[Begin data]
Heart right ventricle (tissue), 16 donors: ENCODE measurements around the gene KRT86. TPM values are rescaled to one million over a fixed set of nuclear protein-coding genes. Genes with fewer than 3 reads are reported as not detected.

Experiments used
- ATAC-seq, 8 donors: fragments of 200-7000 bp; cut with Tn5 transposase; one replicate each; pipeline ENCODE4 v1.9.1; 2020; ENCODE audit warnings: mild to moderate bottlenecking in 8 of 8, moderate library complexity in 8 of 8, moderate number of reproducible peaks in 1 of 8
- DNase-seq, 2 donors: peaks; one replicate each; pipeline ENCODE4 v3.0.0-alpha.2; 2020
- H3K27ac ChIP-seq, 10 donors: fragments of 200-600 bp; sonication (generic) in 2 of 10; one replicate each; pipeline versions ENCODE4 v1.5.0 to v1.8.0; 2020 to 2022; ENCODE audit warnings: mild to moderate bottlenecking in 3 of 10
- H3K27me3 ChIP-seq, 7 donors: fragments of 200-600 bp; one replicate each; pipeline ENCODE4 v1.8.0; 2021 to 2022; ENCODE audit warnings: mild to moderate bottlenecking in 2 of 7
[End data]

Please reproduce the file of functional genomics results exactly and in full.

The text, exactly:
Heart right ventricle (tissue), 16 donors: ENCODE measurements around the gene KRT86. TPM values are rescaled to one million over a fixed set of nuclear protein-coding genes. Genes with fewer than 3 reads are reported as not detected.

Experiments used
- ATAC-seq, 8 donors: fragments of 200-7000 bp; cut with Tn5 transposase; one replicate each; pipeline ENCODE4 v1.9.1; 2020; ENCODE audit warnings: mild to moderate bottlenecking in 8 of 8, moderate library complexity in 8 of 8, moderate number of reproducible peaks in 1 of 8
- DNase-seq, 2 donors: peaks; one replicate each; pipeline ENCODE4 v3.0.0-alpha.2; 2020
- H3K27ac ChIP-seq, 10 donors: fragments of 200-600 bp; sonication (generic) in 2 of 10; one replicate each; pipeline versions ENCODE4 v1.5.0 to v1.8.0; 2020 to 2022; ENCODE audit warnings: mild to moderate bottlenecking in 3 of 10
- H3K27me3 ChIP-seq, 7 donors: fragments of 200-600 bp; one replicate each; pipeline ENCODE4 v1.8.0; 2021 to 2022; ENCODE audit warnings: mild to moderate bottlenecking in 2 of 7